Superradiant emission from colour centres in diamond

Journal: Nature Physics

Published: 2018-09-03

DOI: 10.1038/s41567-018-0269-7

Affiliations: 9

Authors: 11

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Research Highlight

Not just a flash in the pan

© Kai Daubertshuser/EyeEm/Getty

© Kai Daubertshuser/EyeEm/Getty

Defects introduced into diamond have allowed scientists to produce superradiance, opening the door to the development of new types of quantum technologies.

Discovered decades ago, superradiance occurs when an atom emits light that causes many atoms in its vicinity to emit light as well, producing a short and very intense burst of light akin to that of a laser pulse. But superradiance has been challenging to produce.

Now, by replacing carbon with nitrogen atoms at specific points in the lattice of tiny diamonds, an international team of scientists, which included researchers from the University of Tsukuba, has generated a photon from a defect site that causes all the other defect sites to emit photons at the same time.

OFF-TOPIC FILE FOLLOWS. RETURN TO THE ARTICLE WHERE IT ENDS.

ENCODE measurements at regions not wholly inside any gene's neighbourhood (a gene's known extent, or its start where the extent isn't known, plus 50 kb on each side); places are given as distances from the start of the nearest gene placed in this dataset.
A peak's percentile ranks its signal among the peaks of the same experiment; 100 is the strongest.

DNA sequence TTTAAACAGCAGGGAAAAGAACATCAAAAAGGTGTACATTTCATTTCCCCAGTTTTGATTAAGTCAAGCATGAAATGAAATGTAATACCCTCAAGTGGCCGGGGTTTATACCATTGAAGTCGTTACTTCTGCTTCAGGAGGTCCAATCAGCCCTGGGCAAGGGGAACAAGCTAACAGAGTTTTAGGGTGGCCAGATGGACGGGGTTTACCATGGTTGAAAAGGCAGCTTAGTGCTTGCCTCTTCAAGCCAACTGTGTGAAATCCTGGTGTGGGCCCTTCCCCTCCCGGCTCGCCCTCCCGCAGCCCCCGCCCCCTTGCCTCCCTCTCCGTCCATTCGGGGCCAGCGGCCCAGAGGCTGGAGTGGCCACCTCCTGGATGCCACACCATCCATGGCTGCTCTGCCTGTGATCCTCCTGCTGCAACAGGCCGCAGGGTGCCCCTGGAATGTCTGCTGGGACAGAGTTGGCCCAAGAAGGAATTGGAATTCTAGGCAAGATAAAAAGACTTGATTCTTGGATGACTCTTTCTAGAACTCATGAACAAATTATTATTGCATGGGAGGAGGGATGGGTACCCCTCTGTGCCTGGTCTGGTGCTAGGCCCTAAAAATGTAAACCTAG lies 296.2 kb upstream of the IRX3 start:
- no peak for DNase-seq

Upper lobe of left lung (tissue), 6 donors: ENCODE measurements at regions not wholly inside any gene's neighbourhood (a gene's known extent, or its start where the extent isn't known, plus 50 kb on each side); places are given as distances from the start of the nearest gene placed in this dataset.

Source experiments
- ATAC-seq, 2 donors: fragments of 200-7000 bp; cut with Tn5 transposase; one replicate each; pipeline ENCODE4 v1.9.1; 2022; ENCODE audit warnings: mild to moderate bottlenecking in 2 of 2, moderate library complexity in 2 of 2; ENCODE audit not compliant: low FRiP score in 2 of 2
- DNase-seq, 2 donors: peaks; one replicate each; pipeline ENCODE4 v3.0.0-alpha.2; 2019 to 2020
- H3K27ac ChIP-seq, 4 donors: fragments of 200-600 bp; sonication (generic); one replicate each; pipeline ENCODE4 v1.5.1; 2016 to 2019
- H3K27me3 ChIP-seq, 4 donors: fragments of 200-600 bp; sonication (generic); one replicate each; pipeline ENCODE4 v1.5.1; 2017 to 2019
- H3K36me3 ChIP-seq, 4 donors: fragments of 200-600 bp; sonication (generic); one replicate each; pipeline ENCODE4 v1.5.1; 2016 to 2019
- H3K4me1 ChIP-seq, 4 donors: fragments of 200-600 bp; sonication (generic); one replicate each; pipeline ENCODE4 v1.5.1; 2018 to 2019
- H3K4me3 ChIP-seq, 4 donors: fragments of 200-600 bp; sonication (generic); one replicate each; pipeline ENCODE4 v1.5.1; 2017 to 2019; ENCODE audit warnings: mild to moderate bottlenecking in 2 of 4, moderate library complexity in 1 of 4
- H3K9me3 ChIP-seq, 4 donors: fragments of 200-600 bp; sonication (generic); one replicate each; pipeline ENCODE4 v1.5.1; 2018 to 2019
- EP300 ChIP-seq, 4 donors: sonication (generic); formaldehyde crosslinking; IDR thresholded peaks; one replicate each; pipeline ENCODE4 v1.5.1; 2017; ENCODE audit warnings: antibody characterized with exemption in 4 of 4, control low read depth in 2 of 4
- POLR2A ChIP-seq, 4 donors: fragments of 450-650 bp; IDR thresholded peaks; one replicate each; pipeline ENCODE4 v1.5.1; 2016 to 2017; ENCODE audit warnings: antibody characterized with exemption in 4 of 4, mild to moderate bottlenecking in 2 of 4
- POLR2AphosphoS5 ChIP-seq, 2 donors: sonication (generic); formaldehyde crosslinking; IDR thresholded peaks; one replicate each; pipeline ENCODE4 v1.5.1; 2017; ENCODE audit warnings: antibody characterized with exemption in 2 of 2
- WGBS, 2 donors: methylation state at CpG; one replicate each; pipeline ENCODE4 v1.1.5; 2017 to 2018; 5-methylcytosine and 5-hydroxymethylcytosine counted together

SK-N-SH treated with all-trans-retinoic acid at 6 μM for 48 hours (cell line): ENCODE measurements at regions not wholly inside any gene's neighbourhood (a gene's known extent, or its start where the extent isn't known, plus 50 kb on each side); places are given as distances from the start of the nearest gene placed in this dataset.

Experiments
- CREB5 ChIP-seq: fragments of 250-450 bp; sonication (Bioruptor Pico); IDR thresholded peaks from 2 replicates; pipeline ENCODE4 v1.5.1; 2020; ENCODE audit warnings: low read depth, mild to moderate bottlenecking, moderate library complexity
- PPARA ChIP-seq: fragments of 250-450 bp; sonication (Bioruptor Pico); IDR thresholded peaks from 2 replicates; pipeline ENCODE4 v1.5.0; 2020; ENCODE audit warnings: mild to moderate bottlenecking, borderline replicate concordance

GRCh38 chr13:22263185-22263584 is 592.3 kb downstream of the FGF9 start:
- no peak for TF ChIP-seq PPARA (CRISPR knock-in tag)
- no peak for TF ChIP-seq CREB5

The work demonstrates superradiance in a solid-state system for the first time, opening the door to new quantum technologies.

Supported content

  1. Nature Physics 14, 1168–1172 (2018). doi: 10.1038/s41567-018-0269-7
Institutions Share
Vienna Center for Quantum Science and Technology (VCQ), Austria 0.41
National Institute of Informatics (NII), ROIS, Japan 0.14
Sumitomo Electric Industries, Ltd., Japan 0.09
National Institutes for Quantum and Radiological Science and Technology (QST), Japan 0.09
Research Center for Knowledge Communities, University of Tsukuba, Japan 0.09
NTT Basic Research Laboratories (BRL), Japan 0.05
Wolfgang Pauli Institute (WPI) Vienna, Austria 0.05
Institute for Theoretical Physics, Ulm University, Germany 0.05
Department of Physics, Princeton University, United States of America (USA) 0.05

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